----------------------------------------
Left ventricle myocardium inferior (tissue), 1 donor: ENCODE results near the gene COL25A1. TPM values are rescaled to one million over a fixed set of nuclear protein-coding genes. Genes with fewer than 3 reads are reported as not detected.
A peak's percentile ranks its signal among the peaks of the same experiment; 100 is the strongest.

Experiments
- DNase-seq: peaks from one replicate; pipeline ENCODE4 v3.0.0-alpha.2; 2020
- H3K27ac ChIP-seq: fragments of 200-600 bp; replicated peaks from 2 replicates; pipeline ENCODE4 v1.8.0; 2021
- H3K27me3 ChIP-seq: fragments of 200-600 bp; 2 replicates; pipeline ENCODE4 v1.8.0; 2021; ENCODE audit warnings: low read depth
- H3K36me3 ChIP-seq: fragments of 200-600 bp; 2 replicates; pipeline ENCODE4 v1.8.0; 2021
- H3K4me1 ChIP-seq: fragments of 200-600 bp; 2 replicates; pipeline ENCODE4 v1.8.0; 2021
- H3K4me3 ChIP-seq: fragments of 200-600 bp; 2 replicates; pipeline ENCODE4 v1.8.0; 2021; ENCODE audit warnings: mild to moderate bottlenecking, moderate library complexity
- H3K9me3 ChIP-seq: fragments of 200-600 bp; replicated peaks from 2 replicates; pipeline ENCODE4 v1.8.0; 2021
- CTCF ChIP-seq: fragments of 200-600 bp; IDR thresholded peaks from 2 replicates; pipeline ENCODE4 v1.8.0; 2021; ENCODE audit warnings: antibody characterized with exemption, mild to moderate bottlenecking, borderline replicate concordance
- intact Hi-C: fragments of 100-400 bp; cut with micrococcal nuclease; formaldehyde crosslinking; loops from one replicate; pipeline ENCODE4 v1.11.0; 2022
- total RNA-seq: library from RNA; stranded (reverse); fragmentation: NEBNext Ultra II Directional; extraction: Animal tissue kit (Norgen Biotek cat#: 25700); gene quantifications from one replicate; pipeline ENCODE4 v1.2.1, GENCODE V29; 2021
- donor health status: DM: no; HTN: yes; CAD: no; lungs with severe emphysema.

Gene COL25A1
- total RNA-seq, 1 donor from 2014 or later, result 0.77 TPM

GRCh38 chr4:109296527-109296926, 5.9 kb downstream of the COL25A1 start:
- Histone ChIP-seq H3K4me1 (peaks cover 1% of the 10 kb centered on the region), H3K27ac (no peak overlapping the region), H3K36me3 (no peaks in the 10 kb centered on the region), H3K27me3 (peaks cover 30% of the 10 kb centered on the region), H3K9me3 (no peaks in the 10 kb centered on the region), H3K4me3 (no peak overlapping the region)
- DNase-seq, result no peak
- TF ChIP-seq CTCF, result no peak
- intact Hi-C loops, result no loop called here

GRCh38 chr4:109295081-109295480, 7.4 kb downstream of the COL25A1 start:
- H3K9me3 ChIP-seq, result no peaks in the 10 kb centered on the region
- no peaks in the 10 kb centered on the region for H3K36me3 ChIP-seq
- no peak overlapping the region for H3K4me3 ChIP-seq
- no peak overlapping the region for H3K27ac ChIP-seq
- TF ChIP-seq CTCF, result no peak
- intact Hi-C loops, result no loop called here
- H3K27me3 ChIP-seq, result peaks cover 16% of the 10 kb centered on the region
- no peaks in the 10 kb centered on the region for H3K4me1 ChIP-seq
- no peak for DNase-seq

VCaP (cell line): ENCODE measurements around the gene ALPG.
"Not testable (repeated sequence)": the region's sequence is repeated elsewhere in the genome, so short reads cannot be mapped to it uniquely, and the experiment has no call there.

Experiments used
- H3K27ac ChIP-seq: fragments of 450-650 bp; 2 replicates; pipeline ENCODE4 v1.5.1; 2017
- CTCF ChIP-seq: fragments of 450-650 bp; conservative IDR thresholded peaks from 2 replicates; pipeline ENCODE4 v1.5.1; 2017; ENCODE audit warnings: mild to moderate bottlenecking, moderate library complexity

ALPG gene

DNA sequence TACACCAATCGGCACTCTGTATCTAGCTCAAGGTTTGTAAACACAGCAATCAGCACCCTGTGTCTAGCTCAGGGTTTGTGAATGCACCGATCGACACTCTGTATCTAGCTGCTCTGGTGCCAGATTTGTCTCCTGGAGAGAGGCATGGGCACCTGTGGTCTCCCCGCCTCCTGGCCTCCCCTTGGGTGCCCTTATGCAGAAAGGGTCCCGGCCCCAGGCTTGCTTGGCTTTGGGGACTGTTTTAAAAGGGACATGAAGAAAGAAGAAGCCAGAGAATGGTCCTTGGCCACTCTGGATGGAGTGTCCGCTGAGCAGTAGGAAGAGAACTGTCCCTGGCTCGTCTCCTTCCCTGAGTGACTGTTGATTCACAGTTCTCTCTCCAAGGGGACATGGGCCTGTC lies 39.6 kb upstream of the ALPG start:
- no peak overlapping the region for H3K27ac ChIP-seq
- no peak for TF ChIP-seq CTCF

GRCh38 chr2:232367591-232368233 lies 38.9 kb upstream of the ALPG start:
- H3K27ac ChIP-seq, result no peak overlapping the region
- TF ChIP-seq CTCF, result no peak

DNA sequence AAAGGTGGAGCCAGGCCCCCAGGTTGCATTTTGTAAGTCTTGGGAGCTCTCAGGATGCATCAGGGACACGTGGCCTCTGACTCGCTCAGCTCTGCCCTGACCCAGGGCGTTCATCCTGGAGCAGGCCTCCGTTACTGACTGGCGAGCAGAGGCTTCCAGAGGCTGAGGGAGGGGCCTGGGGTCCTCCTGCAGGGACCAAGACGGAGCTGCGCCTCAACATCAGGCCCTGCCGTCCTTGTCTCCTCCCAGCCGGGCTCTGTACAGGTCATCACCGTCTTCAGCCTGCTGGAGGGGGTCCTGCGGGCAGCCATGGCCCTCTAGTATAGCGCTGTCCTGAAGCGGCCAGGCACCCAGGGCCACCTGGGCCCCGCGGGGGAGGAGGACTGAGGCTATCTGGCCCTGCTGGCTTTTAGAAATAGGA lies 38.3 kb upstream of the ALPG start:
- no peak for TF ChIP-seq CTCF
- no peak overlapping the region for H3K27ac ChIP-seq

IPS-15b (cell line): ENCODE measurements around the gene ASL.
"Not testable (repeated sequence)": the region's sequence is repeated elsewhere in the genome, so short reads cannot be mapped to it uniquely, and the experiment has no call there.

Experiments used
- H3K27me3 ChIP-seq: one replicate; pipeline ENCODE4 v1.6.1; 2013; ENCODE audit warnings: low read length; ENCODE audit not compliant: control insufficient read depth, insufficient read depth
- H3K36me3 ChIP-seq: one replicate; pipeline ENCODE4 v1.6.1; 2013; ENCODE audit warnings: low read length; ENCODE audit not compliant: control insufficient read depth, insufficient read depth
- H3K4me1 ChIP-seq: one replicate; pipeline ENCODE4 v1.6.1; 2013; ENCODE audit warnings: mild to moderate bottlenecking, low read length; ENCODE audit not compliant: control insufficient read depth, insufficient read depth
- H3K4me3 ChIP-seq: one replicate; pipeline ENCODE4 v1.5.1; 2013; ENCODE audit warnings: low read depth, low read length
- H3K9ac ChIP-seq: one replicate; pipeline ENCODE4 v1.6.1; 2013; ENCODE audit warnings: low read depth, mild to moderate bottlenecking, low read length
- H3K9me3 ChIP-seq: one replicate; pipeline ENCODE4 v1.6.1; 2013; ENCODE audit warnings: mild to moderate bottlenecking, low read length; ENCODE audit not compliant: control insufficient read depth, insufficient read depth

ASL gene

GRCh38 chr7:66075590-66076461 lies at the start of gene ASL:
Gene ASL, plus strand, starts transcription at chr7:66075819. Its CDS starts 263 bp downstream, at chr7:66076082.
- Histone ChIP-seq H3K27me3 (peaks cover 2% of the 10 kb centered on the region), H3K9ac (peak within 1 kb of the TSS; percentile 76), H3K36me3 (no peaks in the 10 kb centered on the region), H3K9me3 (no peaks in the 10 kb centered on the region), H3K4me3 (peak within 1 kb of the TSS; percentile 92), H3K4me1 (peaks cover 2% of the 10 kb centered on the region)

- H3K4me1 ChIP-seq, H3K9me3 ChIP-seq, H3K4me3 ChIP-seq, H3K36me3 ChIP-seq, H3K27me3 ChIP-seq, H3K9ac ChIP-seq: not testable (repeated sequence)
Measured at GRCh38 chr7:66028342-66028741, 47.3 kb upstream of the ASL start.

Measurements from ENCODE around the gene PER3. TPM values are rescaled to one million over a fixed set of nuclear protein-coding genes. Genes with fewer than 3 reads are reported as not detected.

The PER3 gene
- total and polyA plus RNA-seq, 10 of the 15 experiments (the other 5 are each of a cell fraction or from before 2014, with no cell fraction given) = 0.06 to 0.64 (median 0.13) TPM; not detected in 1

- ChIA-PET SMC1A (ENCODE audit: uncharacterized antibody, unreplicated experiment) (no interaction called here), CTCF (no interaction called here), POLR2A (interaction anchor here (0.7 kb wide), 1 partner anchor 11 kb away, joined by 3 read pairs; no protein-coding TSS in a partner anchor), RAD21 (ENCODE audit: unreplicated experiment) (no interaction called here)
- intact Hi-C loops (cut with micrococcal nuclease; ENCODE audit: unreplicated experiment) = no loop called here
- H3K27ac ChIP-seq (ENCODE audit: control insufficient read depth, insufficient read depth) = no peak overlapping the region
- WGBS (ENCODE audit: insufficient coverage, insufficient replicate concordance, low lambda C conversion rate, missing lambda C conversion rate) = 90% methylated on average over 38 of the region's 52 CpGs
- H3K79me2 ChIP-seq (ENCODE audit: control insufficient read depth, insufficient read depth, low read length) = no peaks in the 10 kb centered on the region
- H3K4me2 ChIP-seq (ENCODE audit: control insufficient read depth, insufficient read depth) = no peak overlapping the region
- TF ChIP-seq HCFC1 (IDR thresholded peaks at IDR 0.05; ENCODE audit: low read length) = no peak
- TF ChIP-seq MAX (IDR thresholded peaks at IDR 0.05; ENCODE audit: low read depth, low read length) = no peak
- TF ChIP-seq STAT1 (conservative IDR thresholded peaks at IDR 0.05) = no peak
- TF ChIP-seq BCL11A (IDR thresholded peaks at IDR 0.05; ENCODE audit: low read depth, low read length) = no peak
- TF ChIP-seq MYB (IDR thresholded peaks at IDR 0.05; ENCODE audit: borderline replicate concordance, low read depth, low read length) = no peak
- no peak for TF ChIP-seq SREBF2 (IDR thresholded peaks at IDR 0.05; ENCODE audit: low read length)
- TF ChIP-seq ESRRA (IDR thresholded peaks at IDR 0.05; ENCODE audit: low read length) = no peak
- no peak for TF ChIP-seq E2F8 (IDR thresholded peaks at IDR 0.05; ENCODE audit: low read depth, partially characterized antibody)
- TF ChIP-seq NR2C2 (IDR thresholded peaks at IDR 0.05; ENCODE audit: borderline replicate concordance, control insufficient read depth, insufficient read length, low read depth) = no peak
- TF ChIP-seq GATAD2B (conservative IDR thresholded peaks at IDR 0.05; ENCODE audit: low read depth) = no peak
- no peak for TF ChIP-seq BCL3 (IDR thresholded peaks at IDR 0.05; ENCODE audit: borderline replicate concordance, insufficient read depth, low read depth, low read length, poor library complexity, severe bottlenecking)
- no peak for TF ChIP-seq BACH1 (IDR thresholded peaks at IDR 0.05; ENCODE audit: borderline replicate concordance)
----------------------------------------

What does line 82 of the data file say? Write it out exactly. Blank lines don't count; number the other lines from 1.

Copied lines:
- no peak for TF ChIP-seq BACH1 (IDR thresholded peaks at IDR 0.05; ENCODE audit: borderline replicate concordance)